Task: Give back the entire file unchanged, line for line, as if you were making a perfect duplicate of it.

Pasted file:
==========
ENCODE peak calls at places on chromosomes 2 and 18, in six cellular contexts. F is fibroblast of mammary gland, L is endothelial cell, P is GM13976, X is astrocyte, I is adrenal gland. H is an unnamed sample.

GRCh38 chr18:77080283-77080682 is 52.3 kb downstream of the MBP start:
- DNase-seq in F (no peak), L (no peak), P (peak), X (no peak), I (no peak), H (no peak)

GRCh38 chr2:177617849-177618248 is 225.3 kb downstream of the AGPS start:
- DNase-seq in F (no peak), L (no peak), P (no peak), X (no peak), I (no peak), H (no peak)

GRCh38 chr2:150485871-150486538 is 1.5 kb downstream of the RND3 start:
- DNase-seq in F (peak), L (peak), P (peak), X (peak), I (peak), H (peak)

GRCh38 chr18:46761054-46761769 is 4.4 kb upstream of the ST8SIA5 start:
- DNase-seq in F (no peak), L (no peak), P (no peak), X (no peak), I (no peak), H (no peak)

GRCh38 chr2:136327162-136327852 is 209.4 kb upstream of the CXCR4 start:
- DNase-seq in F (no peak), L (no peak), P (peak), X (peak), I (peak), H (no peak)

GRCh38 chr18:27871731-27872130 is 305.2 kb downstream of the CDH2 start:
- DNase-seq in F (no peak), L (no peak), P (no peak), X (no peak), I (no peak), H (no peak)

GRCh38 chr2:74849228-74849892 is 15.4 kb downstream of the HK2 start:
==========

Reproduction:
ENCODE peak calls at places on chromosomes 2 and 18, in six cellular contexts. F is fibroblast of mammary gland, L is endothelial cell, P is GM13976, X is astrocyte, I is adrenal gland. H is an unnamed sample.

GRCh38 chr18:77080283-77080682 is 52.3 kb downstream of the MBP start:
- DNase-seq in F (no peak), L (no peak), P (peak), X (no peak), I (no peak), H (no peak)

GRCh38 chr2:177617849-177618248 is 225.3 kb downstream of the AGPS start:
- DNase-seq in F (no peak), L (no peak), P (no peak), X (no peak), I (no peak), H (no peak)

GRCh38 chr2:150485871-150486538 is 1.5 kb downstream of the RND3 start:
- DNase-seq in F (peak), L (peak), P (peak), X (peak), I (peak), H (peak)

GRCh38 chr18:46761054-46761769 is 4.4 kb upstream of the ST8SIA5 start:
- DNase-seq in F (no peak), L (no peak), P (no peak), X (no peak), I (no peak), H (no peak)

GRCh38 chr2:136327162-136327852 is 209.4 kb upstream of the CXCR4 start:
- DNase-seq in F (no peak), L (no peak), P (peak), X (peak), I (peak), H (no peak)

GRCh38 chr18:27871731-27872130 is 305.2 kb downstream of the CDH2 start:
- DNase-seq in F (no peak), L (no peak), P (no peak), X (no peak), I (no peak), H (no peak)

GRCh38 chr2:74849228-74849892 is 15.4 kb downstream of the HK2 start: